Parate expressed similar concerns over the allegations and said, “This is nothing but an offensive on the very structure of the democracy. It’s happening everywhere in the country, not just in Bastar. They are trying to impede the activities of political parties. They don’t want political parties who are speaking up for tribals, who’re taking a stand against the oppressors. They want to eliminate our activism.”

Calling the charges against him and the professors ‘bogus’ he said, “Even they (police) know that there is no case. Still, they’ll drag us into it just to make things difficult for us. But, it won’t work.”

Parate also said that a state-wide protest will be planned to condemn the alleged framing of the professors and political activists.
 

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Soni Sori: The State is lawless

31 Oct 2016
Soni Sori, a human rights defender and an Adivasi school teacher from Chhattisgarh, was in Mumbai recently to talk at an event organised to commemorate Justice (retired) Suresh Hosbet's 25 years of contribution to the human rights struggle in India post his retirement. This event was orgainsed by Majlis, a women's rights organisation in collaboration with Human Rights Law Network (HRLN), Centre for Study of Society and Secularism (CSSS) and People's Watch. Sori, who has endured serious custodial torture for nearly two years, spoke at length about her experience working for her community in Bastar.

Soni Sori Bastar
Image credit: Countercurrents.org

Following is the translated transcript of her speech delivered on October 1 in Mumbai:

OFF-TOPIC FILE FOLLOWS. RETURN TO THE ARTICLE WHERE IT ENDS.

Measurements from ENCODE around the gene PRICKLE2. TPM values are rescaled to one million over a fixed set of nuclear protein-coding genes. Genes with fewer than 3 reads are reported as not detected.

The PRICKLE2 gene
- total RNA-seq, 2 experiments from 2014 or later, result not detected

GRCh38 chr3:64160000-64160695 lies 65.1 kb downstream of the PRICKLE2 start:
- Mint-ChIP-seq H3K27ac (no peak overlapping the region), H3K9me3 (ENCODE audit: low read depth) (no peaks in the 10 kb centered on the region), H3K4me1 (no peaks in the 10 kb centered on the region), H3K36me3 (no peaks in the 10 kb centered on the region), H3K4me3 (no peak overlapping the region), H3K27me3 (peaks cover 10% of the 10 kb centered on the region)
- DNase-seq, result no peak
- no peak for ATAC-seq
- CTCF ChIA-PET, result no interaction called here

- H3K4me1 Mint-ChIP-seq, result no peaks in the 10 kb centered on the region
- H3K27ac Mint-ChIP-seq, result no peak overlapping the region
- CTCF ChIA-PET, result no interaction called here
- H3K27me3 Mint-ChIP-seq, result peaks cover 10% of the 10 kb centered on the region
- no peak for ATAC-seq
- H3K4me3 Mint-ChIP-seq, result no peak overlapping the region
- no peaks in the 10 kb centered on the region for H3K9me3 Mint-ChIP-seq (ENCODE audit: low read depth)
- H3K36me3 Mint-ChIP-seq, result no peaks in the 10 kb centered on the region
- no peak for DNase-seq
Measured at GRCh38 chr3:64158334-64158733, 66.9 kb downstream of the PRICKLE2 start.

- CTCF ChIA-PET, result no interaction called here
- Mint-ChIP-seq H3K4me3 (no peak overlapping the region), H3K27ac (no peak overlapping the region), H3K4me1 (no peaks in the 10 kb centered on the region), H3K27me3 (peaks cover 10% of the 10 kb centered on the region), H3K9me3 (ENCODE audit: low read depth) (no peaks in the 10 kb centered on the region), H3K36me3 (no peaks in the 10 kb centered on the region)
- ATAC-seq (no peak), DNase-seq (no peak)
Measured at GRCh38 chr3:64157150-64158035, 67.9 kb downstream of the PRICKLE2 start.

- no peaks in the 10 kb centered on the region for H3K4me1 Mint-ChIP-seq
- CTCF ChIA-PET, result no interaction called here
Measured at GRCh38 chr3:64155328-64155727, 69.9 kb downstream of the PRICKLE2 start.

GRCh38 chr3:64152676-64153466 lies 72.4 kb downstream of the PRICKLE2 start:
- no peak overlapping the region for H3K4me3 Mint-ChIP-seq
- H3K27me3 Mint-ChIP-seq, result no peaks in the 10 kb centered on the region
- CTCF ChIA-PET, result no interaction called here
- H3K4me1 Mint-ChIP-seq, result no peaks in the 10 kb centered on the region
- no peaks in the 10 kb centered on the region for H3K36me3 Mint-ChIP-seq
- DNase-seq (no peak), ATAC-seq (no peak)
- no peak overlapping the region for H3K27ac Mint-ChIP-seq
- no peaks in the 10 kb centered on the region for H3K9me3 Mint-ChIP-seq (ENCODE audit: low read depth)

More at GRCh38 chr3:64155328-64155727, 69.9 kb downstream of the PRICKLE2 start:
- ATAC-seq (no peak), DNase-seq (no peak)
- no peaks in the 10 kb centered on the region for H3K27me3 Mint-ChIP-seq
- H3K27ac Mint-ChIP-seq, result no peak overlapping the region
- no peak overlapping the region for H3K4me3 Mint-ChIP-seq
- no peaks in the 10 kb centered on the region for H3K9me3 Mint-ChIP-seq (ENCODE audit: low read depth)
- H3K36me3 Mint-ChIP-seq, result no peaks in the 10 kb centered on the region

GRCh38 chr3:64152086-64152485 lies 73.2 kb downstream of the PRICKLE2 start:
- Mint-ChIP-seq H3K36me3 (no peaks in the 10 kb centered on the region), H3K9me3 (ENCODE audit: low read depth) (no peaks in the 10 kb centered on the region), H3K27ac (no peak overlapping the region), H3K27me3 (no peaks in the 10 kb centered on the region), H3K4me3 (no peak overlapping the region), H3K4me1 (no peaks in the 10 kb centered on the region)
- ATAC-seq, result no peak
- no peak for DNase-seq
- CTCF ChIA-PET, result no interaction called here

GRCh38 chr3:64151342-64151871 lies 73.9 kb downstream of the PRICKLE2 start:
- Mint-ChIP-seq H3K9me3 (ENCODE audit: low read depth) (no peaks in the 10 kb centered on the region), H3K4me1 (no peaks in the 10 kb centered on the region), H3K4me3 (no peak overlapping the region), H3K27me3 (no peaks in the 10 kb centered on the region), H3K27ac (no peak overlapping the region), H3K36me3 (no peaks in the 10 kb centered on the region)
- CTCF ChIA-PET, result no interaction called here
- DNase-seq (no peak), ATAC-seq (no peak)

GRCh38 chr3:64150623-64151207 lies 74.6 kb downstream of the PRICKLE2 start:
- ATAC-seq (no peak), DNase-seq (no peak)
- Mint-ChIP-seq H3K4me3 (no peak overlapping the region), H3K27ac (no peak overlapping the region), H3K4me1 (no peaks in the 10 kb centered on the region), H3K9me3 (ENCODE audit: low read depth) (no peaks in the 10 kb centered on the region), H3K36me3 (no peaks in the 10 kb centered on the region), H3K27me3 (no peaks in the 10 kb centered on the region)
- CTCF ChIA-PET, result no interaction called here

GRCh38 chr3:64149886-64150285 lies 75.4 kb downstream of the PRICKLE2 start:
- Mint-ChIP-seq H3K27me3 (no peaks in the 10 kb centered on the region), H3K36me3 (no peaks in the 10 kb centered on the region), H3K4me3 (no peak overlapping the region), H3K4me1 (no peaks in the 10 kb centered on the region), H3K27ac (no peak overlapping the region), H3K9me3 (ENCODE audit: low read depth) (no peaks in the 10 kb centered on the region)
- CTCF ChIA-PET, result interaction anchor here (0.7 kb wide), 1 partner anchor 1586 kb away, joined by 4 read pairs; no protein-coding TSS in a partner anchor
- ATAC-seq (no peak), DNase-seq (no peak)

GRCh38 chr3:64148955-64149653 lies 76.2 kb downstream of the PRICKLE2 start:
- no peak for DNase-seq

My warm regards to everyone gathered here. I am extremely happy to be present before you all for such an important event commemorating Justice Suresh's 25 years in activism. His contribution is commendable, both as a judge and as an activist. Justice Suresh had recently travelled to Chhattisgarh. I was informed by one of the fellow activists about his visit. I did not know about Justice Suresh then.

Even when I was told he is a senior person, I thought of him as one of the several other activists and human rights lawyers who come from cities to support our cause. But when I saw him in Bastar, I was completely astounded that a man at such a ripe age wants to still travel to remote corners of the country to defend their rights. Although, he had managed to reach Bastar, I was not sure if he could take the travel ahead to those inaccessible villages in the region. When I suggested he should take it easy and not venture to far off villages, he promptly replied, "I have travelled all the way to examine the condition of Adivasi communities in this region, I will travel ahead." I, in fact, even tried to warn him of the possibility of long walks that he would have to undertake to reach some villages. He was very willing and asked me to not sweat over his travel. We went to one of the remotest villages which involved both travelling in a vehicle on the rickety road and then covering a long stretch on foot. But, nowhere did he appear tired. He was zealous and wanted to meet as many villagers as he could. When people got to know a retired judge had travelled from Mumbai to hear them out, they got hopeful. Villagers gathered in large numbers to talk to him and put forth their grievances. Justice Suresh patiently listened to each and every person gathered. He took note of every complaint made and patiently tried to address them one by one. His visit not only inspired people in general, but also helped some of them to take immediate steps.